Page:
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Carbon emissions efficiency and economics of combined heat and power in New Zealand

Combined Heat and Power (CHP) or cogeneration, is a common and often cost effective method to maximise the efficiency and utilisation of fossil fuels. Greenhouse Gas (GHG) emissions from the electricity generated using CHP is also an important factor to consider, especially within the framework of emissions reduction and uptake of renewable generation. This paper will present a detailed analysis of the economics of industrial CHP within New Zealand and examine the potential of CHP to contribute to GHG emissions reduction. An emissions factor from electricity generation using CHP is defined based on the marginal efficiency of electricity generation. The economics of CHP in New Zealand can be favourable under certain conditions although the emissions of generation using fossil fuels in all cases was higher than grid purchased electricity, due to high levels of renewable generation. A reduction in emissions can occur in countries that have medium to high Grid Emissions Factors (GEF) such as the US, UK, Australia, India, and China. Countries with GEF less than around 0.2 t CO2-eq /MW el would need to utilise biomass to achieve large emissions reductions using CHP.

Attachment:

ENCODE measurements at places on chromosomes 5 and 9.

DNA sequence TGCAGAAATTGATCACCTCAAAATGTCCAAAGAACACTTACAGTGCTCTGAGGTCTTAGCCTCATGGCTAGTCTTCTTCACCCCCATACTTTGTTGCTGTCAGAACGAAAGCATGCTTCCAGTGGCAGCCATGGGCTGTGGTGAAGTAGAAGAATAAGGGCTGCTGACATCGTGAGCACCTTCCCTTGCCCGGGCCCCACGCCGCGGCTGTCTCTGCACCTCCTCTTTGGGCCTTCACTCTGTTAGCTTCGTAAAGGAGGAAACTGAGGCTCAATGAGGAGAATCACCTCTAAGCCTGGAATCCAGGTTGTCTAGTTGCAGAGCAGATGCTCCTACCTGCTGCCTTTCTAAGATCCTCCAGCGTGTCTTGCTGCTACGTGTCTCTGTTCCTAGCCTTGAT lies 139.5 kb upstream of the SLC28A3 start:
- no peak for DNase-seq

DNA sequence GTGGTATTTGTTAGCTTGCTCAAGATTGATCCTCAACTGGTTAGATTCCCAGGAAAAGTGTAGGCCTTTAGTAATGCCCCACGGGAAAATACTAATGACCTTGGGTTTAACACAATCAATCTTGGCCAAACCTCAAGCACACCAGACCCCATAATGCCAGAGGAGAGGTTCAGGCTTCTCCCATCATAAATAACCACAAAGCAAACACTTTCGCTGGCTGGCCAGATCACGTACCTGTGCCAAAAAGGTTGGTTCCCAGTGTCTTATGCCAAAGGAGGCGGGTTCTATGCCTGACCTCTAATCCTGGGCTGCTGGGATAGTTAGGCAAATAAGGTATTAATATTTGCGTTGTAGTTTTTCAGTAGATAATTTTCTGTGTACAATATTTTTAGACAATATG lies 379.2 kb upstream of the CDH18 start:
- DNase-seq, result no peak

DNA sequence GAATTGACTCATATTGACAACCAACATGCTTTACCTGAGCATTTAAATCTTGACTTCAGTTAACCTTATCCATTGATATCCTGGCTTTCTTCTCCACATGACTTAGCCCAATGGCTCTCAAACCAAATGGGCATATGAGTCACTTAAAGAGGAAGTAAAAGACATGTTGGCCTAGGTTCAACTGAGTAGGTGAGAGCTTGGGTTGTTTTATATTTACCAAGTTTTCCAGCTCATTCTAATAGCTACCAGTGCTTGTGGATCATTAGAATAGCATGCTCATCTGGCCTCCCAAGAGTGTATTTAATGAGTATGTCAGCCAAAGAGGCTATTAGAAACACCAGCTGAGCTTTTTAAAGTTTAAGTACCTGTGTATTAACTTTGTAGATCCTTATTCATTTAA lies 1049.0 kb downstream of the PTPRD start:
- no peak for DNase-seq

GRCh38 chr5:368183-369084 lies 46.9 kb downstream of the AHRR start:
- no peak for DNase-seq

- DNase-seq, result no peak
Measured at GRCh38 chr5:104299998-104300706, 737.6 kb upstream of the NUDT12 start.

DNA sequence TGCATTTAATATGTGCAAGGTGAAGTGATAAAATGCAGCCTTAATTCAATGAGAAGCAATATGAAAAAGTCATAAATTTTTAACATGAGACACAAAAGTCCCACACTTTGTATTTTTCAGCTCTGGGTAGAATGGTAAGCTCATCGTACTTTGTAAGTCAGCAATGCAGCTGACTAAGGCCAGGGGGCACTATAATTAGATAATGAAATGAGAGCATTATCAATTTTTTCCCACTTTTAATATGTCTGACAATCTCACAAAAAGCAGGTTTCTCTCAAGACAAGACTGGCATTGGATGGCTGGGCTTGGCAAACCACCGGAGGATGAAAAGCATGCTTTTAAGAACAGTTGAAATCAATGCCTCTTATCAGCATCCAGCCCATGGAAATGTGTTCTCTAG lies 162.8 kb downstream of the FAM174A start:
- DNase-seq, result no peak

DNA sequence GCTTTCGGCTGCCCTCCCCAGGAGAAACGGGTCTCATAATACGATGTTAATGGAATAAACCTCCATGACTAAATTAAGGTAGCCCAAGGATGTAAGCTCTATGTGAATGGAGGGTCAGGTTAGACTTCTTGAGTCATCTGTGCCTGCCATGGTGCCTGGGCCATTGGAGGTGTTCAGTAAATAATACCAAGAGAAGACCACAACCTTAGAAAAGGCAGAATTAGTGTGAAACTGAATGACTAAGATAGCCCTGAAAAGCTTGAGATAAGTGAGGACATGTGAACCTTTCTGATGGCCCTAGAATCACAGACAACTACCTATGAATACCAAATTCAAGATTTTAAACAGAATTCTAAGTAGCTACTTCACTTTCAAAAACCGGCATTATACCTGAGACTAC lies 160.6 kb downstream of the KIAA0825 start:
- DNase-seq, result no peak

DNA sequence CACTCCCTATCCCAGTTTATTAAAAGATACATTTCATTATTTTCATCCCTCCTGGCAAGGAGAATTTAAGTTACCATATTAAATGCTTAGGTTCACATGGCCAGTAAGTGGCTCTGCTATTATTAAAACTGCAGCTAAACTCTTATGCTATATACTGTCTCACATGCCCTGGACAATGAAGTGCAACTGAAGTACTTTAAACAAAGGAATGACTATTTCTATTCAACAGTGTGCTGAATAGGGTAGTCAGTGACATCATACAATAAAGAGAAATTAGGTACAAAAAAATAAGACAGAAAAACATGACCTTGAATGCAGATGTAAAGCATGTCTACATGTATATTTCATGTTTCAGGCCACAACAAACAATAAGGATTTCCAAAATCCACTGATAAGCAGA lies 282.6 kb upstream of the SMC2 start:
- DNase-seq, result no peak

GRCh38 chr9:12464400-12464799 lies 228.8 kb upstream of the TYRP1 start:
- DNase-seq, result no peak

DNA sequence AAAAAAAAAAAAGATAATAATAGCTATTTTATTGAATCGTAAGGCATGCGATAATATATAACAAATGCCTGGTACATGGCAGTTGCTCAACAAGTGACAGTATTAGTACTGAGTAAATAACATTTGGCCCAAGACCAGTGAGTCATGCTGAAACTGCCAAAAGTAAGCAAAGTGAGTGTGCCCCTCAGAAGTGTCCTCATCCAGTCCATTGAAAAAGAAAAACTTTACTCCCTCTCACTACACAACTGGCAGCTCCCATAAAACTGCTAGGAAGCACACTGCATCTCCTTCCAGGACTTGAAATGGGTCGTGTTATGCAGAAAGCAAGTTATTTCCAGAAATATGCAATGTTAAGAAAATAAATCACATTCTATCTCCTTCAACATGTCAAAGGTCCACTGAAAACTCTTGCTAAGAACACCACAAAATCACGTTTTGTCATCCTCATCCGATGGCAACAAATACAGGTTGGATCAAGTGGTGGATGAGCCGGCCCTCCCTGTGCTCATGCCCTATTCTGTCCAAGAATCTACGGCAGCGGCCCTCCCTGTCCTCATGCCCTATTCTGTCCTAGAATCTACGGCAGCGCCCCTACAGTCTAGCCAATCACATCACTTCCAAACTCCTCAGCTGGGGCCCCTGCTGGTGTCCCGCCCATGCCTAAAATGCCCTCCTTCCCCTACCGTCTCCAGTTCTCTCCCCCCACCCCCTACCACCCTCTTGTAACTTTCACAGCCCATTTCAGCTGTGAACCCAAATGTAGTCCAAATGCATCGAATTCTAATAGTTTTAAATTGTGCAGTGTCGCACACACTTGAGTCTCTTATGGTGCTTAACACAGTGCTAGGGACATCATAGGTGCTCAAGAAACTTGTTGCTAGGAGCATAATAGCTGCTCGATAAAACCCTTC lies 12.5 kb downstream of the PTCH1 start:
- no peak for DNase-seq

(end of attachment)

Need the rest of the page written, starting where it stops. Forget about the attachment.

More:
Journal Article
Type of thesis
Atkins, M. J., Walmsley, T. G., Philipp, M., Walmsley, M. R. W., & Neale, J. R. (2017). Carbon emissions efficiency and economics of combined heat and power in New Zealand. Chemical Engineering Transactions, 61, 733–738. https://doi.org/10.3303/CET1761120
AIDIC (Italian Association of Chemical Engineering)
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